So from (eq.19) get IB = 2.2 A, and mA. Also from

(eq.20) we get VCE=9.22 V. Thus the DC operating point Q is IC =
1.1 mA, VCE=9.22 V, which is not far from midway along the load
line (draw it!).

Note that absence of RE makes IB critically dependent on exact

VBE. Using an emitter resistor RE improves the bias stability,
meaning robustness of the bias point with respect to parameter

Small Signal Amplifier

We are now in a position to analyse a small signal amplifier

circuit with source and load. The amplifier in Figure 20 is called
a common emitter amplifier. The term small signal refers to
relatively small excursions about the DC operating point Q.

The component values we use in this section are: ,

, , , , , CS = 0.1

F, CE=22 F, CC=1 F, and VCC=25 V.

Figure 20: Small signal common-emitter BJT transistor amplifier.

The amplifier has a voltage divider bias network with a bypass
capacitor CE across RE. The value of CE is chosen so that its
reactance at AC frequencies of interest is very small, so that it
provides an AC short circuit. The load is modelled by a single
resistance RL, connected to the output of the amplifier
(collector terminal) via a coupling capacitor CC. The source is
modelled by a Thevenin circuit consisting of a voltage source vs
and a resistor RS, and is connected to the input of the amplifier
by a coupling capacitor CS. The coupling capacitors are chosen
to provide an AC short circuit. The capacitors provide a blocking
of DC (open circuit).

We will analyse the circuit in steps, beginning with an analysis

of the amplifier alone, and later taking into account the effect of
the load and source.

DC Bias Analysis

For the DC bias analysis, the capacitors are all open circuits,
and so we need only consider the network consisting of RB1, RB2,
RC, RE and the transistor. This is just the voltage divider network
of Figure 19, and can be analysed by the methods of the
previous section.

The first step is to replace the voltage divider VCC, RB1, RB2 by its
Thevenin equivalent, which will be VBB in series with RB, as in
Figure 17. Now


Also VBE=0.7 V and



and , so that

and IC = 3.66 mA . This gives

Thus the DC operating point Q is IC = 3.66 mA, VCE=13.3 V, and

the active mode assumption is OK.

AC Analysis
Now that we know the DC operating point, and hence all DC
currents and voltages, we can analyse the AC amplification.

The next step is to draw the AC equivalent circuit. To do this,

first consider the amplifier circuit from the point of view of the
small AC signals, as in Figure 21. Note that capacitors are
replaced by short circuits, and DC sources are zeroed out.

For the moment we ignore the effects of the load resistance RL,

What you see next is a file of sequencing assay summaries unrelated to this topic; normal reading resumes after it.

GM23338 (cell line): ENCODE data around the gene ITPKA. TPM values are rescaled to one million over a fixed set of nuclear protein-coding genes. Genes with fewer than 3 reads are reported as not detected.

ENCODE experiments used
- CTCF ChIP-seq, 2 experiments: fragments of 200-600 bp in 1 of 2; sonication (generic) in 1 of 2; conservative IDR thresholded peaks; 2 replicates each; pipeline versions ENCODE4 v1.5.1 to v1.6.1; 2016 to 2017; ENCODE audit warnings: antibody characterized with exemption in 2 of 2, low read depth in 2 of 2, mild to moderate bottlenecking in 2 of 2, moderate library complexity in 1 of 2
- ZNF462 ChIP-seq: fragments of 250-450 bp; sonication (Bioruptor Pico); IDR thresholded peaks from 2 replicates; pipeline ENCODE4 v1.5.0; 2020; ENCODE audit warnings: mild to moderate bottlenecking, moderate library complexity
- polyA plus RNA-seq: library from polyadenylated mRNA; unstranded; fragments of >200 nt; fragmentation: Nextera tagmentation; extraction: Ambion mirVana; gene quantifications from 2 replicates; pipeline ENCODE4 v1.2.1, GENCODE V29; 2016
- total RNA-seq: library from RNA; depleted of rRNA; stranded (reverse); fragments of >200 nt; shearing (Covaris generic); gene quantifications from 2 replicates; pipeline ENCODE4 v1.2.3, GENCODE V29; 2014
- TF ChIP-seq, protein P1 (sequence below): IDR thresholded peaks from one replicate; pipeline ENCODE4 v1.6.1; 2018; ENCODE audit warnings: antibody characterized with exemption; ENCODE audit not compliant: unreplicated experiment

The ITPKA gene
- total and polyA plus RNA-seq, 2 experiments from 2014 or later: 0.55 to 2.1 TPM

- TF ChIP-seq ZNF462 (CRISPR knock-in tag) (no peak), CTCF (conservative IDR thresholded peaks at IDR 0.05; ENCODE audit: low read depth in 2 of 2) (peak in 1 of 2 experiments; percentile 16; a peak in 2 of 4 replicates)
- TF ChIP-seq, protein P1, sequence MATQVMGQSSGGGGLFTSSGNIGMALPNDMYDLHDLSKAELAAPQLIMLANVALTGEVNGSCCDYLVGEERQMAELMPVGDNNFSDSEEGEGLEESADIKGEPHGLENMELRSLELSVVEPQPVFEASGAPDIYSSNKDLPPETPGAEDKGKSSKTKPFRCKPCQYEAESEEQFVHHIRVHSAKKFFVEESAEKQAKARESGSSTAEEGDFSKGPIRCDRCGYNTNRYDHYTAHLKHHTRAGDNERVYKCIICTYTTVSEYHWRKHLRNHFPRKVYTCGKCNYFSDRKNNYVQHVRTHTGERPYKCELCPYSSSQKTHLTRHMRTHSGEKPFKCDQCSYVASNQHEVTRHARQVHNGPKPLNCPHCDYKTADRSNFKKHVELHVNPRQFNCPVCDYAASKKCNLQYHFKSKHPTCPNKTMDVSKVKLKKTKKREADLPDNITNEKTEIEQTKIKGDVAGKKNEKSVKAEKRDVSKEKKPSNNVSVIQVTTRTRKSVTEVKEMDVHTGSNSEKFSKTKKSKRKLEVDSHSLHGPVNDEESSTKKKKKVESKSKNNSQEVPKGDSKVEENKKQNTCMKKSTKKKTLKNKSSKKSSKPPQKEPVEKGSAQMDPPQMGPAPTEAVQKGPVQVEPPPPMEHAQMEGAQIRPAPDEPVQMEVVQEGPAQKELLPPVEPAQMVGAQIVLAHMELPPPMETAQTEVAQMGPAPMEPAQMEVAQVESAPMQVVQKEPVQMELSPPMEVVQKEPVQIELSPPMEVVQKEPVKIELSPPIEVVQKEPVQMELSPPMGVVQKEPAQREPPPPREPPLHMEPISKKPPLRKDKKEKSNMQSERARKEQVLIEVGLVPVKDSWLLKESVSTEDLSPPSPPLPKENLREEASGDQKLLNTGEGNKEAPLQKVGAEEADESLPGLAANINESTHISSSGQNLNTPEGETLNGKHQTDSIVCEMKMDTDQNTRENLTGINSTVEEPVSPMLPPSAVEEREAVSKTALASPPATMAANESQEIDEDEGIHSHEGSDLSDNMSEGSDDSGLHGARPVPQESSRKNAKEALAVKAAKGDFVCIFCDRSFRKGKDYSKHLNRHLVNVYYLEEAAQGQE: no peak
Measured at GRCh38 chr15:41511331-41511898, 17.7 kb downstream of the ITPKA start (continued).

and also we assume vout=vc for AC signals. Note that , and


Figure 21: AC equivalent circuit for the

circuit of Figure 20 neglecting RL.

The resistor RE does not appear since it has been shorted out by
the bypass capacitor CE. The DC voltage source VCC is also
shorted to ground, so RB1 and RC connect directly to the AC

Using the AC hybrid- model we get the circuit of Figure 22. It is
now straightforward to determine the gain

and other properties of interest.

Figure 22: AC equivalent circuit with hybrid- model for the circuit of
Figure 20 neglecting RL.

The resistance re can be calculated as

and the resistance is therefore


(by Ohm's Law) and so


and so

This says that the amplifier has gain


The approximation is valid if . In this example we get

Ain,out = -321 .

The small signal AC input resistance looking into the amplifier

from the input is defined by

and this calculates to The small signal AC output
resistance looking into the amplifier from the output is defined

so rout = 2.2 k .

AC Load Line

Equation (eq.21) describes the AC load line, Figure 23, since it


which has slope -1/RC.

Figure 23: AC load line for the circuit
of Figure 20.

In comparison, the DC load line is given by eq.20, and has slope

The difference is due to the fact that RE is shorted out to AC

signals, but not to DC.

Effect of the Load

The analysis so far has considered an unconnected or open-

circuit amplifier. We now add in the load resistance RL and see
what effect this has. Remember that RL models the load that is
driven by the amplifier.

The load resistor RL has no effect on the DC bias because of the

capacitor CC, however it does effect the AC signal path and
should be added in parallel to RC. In fact we define

and here this is RCL=1.21 k . See Figure 24.

Figure: AC equivalent circuit with hybrid- model for the circuit of Figure
20 including RL.

The calculations continues as before, with the change

vout = vc = -ic RCL .

Consequently the gain is now given by

In this example we have

Ain,out = - 177 .

Consequently the load can have a significant effect on the

amplifier gain, and should be taken into account unless RL is
very large relative to rout.

Effect of the Source

The signal applied to the input of the amplifier comes from

some source, which we model by a Thevenin equivalent, as in
Figure 20. So we now consider the gain from vs to vout:


and so

which evaluates to be
As,out = -26.5 .

This substantial change in gain is due to the fact that RS is

much higher than rin in this example (think of voltage divider
action). A large rin is desirable.

Effect of the Bypass Capacitor

The emitter resistor RE is used to enhance the stability of the

DC bias with respect to variations in the transistor parameters,
and if it is not shorted out to AC signals it can have an effect on
the AC gain. So let's now remove the bypass capacitor CE, and
reconsider the above analysis.

The main change is that re gets replaced by re+RE, and gets

replaced by .

So the gains become


with rin now given by

These calculate to be rin = 11.81 k and

Input resistance has increased, but the gain has decreased. It
can be seen that the bypass capacitor has a very significant
effect on gain. Intermediate situations are possible with RE split
into two RE1+RE2, with only one of these bypassed.